When I started my career, I had to share an office with Paul. Trust me, Boomer. In a million years, I’d have never thought Paul would be a role model for the purpose-filled retirement. Whenever I’d ask, it was clear Paul hadn’t a clue what he’d do when he retired.
When the big day arrived, we gave him a huge retirement party. His wife Susie, who’d been in declining health, came and looked radiant, albeit frail. We laughed, told stories, and finally, told Paul goodbye.
That night Susie died.
My boss had a big heart and rehired Paul the next day. Work gave Paul time to recover from the shock. It also gave him time to re-plan his retirement.
Only he didn’t do it.
He went on to retire a total of three times: twice from our office and once from another.
When I’d run into him, he had little to talk about beyond his former work life and his dating exploits. He always seemed bored and directionless.
Which is why the last time I saw him was such a shocker.
He looked 10 years younger and was 30 pounds lighter. I asked if he was in love.
He said he wasn’t even dating.
It seemed he’d been volunteering at the Vet Center, a local foundation that helps vets get back on their feet. Some of these young vets had been suicidal, homeless, or in jail.
I could tell that in the course of voluntarily helping these vets get the services they needed, he also regaled them with stories of his early military career. A career spent in war.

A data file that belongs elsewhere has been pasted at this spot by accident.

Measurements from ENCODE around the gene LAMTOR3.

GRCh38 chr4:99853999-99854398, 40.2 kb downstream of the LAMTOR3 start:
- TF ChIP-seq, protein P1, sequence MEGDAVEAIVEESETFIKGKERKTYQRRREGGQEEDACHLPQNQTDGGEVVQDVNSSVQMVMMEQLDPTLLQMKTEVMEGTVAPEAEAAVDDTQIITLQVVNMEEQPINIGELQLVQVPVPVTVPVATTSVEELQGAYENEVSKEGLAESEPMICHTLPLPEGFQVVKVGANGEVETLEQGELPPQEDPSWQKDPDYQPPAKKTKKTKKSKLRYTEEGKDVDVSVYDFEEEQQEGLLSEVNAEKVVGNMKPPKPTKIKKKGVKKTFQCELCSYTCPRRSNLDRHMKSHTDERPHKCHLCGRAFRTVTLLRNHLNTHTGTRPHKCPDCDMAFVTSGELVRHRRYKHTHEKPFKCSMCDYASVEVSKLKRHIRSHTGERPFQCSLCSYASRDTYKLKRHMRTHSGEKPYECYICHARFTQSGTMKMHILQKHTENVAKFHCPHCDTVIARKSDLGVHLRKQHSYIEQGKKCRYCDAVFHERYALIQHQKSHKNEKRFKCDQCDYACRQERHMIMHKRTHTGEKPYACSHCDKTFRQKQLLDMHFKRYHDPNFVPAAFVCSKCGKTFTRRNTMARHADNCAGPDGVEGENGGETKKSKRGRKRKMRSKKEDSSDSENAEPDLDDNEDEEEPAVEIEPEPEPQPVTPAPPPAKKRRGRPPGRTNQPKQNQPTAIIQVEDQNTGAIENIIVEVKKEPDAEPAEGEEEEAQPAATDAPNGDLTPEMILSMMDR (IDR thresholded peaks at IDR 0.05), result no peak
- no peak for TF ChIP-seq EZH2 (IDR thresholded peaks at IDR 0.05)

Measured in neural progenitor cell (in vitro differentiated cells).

He’d been a helicopter pilot in Vietnam. He’d flown helicopters onto the battlefield to rescue wounded soldiers. He told these vets harrowing stories of his rescue successes.
And his failures.
As I listened, I could tell that he and the young vets had developed a common connection. He mattered to them and they to him. Both had suffered trauma, but Paul had managed to move through his. They still needed to.
As I listened, it sounded like Paul gave these young vets the strength to persevere through their struggles. To not give up. They gave him a new-found purpose in his retirement years. I was proud of him.
We promised to get together when our calendars cleared so he could tell me more.
Boomer, you know how that always goes.
Paul’s funeral was yesterday.
As I sat in the pew, I had to smile through the tears. It took three times, but on his fourth, he’d finally mastered retirement.
He had purpose. He mattered. He made a difference.
Thanks for the lesson.